End of LifeMedical technology has forgotten death’s role and its importance. We have to be something more than extending time. Walking the halls of many hospitals, I found numerous people who want to share memories, exchange wisdom, and settle relationships, establish legacies, make peace with God, and ensure that those who are left behind will be okay.

They want to end their story on their own term. This role is among life’s most important, for both the dying and those left. I think we find more ways to deny patients this role. Over and over, medicine inflicts deep wounds into the end of life and then stands oblivious to the harm.

The tough issue is to recognize that the small fixes provided by technology do not change the larger picture. Therein, we fail to recognize that fixing specific problems may not fix the patient.

I have 14 years of experience as a healthcare consultant. The real sorrow is that we (family and friends) are unable to significantly impact nature’s course. In the end, we can only accept its education. A patient once highlighted his sorrow.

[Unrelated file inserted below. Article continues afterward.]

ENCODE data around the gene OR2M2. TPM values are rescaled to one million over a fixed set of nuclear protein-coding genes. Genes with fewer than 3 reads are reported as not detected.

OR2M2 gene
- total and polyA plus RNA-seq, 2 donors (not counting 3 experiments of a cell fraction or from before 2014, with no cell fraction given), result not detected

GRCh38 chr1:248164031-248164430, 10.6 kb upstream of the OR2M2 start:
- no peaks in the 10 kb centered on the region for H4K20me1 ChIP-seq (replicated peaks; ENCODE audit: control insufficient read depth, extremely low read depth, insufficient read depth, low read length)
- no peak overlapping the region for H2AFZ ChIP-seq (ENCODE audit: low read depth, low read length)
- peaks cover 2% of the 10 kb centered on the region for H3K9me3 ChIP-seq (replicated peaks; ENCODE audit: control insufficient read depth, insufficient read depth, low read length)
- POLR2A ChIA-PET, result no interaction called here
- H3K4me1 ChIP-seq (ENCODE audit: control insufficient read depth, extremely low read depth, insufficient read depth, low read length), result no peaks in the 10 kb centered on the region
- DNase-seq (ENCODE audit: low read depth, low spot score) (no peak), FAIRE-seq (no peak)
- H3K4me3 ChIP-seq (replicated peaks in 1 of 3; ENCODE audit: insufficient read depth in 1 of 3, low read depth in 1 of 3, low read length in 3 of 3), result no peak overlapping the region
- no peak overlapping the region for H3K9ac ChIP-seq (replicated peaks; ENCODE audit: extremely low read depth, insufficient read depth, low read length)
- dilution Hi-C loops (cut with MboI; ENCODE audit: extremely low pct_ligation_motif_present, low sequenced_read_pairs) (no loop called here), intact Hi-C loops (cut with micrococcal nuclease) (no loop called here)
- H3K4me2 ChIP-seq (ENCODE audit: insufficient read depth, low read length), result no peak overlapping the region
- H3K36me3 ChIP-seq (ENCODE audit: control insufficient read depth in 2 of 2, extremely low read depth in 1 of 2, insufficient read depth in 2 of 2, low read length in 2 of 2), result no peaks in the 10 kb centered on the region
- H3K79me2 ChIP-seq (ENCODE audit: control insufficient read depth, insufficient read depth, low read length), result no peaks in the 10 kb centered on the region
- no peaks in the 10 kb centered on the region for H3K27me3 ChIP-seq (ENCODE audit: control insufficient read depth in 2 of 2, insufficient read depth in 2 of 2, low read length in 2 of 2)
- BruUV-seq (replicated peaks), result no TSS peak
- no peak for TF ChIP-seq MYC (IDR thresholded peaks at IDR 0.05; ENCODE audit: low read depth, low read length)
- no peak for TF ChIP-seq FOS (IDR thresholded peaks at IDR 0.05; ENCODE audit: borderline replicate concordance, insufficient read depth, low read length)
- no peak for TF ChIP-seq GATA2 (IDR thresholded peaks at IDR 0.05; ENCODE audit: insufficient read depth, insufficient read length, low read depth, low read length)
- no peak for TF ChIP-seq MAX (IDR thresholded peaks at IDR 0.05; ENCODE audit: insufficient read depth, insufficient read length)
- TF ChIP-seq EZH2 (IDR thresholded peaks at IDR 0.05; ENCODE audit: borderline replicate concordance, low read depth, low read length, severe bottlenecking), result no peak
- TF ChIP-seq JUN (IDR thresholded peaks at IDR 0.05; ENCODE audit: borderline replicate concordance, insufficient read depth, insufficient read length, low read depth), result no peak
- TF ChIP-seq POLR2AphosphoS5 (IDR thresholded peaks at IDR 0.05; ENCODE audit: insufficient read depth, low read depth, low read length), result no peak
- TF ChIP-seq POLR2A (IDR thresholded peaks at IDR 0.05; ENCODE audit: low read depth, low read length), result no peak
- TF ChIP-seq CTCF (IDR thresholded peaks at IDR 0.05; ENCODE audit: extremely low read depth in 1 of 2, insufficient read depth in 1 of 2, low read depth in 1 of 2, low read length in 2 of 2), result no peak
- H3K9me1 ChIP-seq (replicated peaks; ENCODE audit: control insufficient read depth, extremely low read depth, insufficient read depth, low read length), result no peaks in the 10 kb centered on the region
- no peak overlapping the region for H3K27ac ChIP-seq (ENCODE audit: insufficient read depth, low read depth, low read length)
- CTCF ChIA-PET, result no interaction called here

“I woke up this morning I couldn’t stand up. I couldn’t push the pillow up in the bed; couldn’t use a toothbrush; couldn’t pull my pants or socks on; and it’s hard getting to sit up. But the doctor told me I was doing great.”

Society threw medical technology at the man but failed to understand the patient’s biggest fears? How about concerns? What goals were most important? What trade-offs would the patient be willing to make?

For human beings, life is meaningful because it is a story. A story has a sense of a whole, and its arc is determined by the significant moments, the ones where something happens. A seemingly happy life may be empty. A seemingly difficult life may be devoted to a great cause.

All of us have purposes larger than ourselves. Those are the conversations both the living and dying want to have.